North entrance sign, Temescal Regional Park - Oakland CA
The Works Progress Administration (WPA) improved Lake Temescal Park, now known as Temescal Regional Recreation Area, one of the original units of the East Bay Regional Parks District (EBRPD). When the EBRPD was created in 1934, the Civilian Conservation Corps (CCC) and WPA were called upon to make the first parks of the system ready for public use. Temescal Park opened to the public in 1936.
Along with the well-known beach house and cascade (see separate pages) at Lake Temescal, WPA workers made several other improvements – not all of which can be pin-pointed. They created a large play field area by filling the canyon below the dam. They built stone paths and rock walls around the beach house, as well as two stone benches and a picnic area on the east side of the lake (a long handicapped ramp path is newer).
They very likely constructed a utility building at the south end of the park, planted redwood trees on the hillsides around the lake, prepared the lawn area south of the lake, and built a footbridge over Temescal Creek. All these elements have been repaired, altered and added to by EBRPD over time, making it difficult to be sure exactly what is original WPA work.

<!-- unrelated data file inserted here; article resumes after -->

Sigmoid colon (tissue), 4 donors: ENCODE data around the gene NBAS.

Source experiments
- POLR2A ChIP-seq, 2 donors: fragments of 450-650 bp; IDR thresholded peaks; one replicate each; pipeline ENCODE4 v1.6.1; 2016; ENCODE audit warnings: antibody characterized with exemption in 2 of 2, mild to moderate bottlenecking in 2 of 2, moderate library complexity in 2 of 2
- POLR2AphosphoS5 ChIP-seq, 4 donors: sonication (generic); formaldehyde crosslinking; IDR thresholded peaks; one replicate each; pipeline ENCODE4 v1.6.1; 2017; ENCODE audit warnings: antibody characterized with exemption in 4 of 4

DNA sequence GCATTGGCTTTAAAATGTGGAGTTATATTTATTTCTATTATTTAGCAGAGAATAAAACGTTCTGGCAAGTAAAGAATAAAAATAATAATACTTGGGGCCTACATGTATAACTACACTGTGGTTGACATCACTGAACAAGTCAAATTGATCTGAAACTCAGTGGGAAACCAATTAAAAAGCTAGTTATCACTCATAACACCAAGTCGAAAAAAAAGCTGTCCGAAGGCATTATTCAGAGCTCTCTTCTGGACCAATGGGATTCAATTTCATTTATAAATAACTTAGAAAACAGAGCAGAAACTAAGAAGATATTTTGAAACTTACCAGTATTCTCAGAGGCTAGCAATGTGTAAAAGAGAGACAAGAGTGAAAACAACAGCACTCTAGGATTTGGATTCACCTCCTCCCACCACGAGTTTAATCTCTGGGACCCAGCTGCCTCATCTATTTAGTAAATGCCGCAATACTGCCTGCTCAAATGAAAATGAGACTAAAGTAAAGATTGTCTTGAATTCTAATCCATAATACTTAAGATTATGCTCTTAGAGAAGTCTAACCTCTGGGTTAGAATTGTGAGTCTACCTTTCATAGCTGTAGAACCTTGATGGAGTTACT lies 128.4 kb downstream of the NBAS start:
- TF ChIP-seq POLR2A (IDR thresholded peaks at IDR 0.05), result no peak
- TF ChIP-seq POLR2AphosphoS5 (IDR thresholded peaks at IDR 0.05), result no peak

The east side of Temescal Park was much altered by another New Deal-funded project, the Caldecott Tunnel and its access roads (see those project pages). Landvale Road linked Upper Broadway (the main tunnel road) to Mountain Boulevard in Montclair, and a concrete retaining wall was built to hold it up. The Sacramento Northern trolley was rerouted below that wall and a large arm of Lake Temescal was filled in for the road and railway to pass over. An exit from Landvale road to Broadway Terrace was built over a new tunnel at the south entrance of the park.
Project originally submitted by Gray Brechin on August 11, 2008.
Additional contributions by Richard A Walker.
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